Ariya Jutanugarn wins US Women’s Open despite seven-shot collapse

01:50 - Source: CNN
Ariya Jutanugarn: 'I want to be the best'

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Ariya Jutanugarn wins US Women's Open

Jutanugarn surrenders seven-shot lead in final round

But Thai golfer recovers to beat Hyo-Joo Kim in playoff

CNN —  

Heading into the back nine at the US Women’s Open with a seven-shot lead, Thailand’s Ariya Jutanugarn briefly appeared in danger of emulating the great Arnold Palmer for all the wrong reasons.

Palmer collapsed in spectacular fashion at the US Open in 1966, surrendering a seemingly unassailable advantage before losing a playoff to eventual champion Billy Casper.

This weekend at the Shoal Creek Golf and Country Club, Jutanugarn did no such thing.

What might have been the most difficult day of the 22-year-old’s career ended with her winning Sunday’s playoff against Hyo-Joo Kim and walking away $900,000 richer with a second major title.

Jutanugarn kisses the US Women's Open trophy after surviving one of the scares of her career.
Drew Hallowell/Getty Images North America/Getty Images
Jutanugarn kisses the US Women's Open trophy after surviving one of the scares of her career.

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She certainly didn’t make it easy for herself.

“It was really tough for because I played my front nine so good and my back nine not very good,” Jutanugarn told CNN, after a triple bogey on the 10th kick started an almost terminal collapse.

“It was tough because I started thinking about the outcome and tried to play good. Obviously that wasn’t going to happen because I was thinking about the outcome too much.”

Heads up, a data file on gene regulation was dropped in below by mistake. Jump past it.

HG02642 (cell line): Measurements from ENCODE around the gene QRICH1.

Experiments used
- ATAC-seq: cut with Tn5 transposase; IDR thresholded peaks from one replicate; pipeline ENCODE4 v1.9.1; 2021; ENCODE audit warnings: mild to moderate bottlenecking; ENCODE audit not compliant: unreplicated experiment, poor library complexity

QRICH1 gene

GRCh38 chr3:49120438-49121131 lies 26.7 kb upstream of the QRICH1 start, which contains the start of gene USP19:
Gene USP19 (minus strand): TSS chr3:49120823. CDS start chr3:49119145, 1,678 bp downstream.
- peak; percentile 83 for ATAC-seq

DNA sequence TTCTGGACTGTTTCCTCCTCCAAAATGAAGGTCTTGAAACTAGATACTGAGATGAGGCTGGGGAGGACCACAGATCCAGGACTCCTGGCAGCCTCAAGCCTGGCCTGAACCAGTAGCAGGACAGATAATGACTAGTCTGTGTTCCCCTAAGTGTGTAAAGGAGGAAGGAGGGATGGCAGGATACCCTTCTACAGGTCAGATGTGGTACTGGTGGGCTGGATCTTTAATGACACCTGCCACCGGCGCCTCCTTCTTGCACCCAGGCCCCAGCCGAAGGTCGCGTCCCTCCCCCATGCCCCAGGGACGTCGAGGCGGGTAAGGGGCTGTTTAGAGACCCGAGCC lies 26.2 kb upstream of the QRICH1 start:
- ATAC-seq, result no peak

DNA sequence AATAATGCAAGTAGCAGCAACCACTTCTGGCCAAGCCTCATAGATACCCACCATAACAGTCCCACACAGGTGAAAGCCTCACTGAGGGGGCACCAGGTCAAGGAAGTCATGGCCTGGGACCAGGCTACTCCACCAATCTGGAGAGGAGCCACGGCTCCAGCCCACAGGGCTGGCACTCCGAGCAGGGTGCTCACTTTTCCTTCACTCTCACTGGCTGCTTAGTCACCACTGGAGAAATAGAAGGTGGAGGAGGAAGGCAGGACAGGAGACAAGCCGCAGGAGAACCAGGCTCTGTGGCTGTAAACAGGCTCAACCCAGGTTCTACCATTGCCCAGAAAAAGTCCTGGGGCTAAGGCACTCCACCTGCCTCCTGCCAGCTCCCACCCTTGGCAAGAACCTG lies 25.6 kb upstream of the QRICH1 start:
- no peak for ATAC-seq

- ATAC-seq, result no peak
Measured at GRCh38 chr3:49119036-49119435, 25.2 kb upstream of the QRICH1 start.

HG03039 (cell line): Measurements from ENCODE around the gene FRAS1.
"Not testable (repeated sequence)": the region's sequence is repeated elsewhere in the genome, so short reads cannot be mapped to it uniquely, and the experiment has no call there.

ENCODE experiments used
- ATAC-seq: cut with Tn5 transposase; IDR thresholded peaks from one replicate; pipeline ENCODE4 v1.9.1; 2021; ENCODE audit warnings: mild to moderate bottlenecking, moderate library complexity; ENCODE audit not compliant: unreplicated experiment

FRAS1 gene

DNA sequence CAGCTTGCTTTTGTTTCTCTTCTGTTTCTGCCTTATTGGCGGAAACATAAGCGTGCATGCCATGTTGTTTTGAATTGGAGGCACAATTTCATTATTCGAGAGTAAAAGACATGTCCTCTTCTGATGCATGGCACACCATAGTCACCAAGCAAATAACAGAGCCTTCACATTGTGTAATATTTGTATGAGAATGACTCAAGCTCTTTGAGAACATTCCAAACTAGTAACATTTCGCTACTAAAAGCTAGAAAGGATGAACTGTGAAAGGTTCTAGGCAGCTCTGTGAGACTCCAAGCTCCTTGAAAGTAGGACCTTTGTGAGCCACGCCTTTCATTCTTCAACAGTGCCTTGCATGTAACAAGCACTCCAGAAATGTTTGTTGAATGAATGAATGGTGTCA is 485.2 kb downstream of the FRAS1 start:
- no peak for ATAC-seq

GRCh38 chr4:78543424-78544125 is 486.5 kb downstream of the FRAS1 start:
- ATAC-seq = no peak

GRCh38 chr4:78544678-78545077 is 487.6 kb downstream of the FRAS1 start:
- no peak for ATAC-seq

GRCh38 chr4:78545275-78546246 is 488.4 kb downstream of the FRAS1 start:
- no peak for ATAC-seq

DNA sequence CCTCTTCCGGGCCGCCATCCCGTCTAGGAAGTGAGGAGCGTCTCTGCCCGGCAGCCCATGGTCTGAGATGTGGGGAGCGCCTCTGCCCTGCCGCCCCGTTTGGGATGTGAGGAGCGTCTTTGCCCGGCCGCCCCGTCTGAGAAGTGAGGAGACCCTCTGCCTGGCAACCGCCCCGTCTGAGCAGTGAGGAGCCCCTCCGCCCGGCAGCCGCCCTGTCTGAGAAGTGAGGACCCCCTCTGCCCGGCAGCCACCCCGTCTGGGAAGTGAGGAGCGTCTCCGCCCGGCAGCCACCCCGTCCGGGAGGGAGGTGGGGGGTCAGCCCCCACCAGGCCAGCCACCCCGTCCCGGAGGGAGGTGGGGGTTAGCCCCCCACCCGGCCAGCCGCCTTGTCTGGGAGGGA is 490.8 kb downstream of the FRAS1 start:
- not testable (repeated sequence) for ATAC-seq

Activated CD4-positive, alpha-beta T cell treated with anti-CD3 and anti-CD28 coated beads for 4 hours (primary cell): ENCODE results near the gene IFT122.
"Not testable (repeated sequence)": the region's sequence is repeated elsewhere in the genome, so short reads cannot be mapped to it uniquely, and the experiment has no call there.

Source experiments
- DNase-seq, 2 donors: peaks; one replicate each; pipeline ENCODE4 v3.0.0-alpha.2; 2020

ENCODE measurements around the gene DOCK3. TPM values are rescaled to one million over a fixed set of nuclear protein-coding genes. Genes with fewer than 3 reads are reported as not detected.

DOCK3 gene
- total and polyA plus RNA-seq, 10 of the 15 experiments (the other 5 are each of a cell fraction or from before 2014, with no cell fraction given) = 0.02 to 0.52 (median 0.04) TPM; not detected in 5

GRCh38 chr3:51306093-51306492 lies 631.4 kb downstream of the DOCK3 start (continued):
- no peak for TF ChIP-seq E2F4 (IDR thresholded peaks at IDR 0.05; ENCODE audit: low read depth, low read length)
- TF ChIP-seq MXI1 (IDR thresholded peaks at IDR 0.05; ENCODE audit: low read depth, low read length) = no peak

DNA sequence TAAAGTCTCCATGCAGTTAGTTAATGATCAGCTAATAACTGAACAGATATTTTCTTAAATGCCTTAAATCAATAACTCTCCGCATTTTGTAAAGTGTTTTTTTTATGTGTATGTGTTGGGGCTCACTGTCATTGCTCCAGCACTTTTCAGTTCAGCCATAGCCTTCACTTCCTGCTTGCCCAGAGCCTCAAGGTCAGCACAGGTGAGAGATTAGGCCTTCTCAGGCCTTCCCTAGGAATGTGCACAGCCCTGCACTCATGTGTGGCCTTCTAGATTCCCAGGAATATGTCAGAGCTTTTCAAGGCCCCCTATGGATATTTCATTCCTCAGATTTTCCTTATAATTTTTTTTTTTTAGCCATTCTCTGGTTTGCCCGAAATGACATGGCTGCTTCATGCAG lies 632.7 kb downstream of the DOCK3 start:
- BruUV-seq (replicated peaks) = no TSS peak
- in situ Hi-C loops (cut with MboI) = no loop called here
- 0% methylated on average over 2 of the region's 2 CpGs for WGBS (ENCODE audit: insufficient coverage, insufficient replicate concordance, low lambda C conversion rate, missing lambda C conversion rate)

Jutanugarn admitted in her press conference she’d been aware of the scoreboard, “scared” and too “uncomfortable” to hit a three wood. Meanwhile Kim was closing the gap. Fast.

The South Korean, who shot a major record 61 at the 2014 Evian Championship, steadily chipped away at Jutanugarn’s lead, ending the round as the only player with a blemish-free scorecard.

The Thai, by contrast, made further bogeys on the 12th, 17th and 18th. A playoff awaited.

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The key to success? Smiling

Having worked with mental coach in Thailand for around two years, a positive mindset was the key to Jutanugarn’s subsequent victory, secured after the fourth playoff hole.

“Honestly I tried to smile,” she said. “I thought if I kept doing that it was going to make me happy. I tried hard to do that.

01:32 - Source: CNN
Golf and Jason? Ariya Jutanugarn's perfect day

“After you have a seven-shot lead and have to go to a playoff, you kind of have no expectation. I got mad a little bit about what happened in my back nine, but I decided I’d just make sure I’d do my best to every shot.

“Because I felt disappointed already, I didn’t think about the outcome. It just felt like a last chance to make myself proud. I just took the shot in front of me.”

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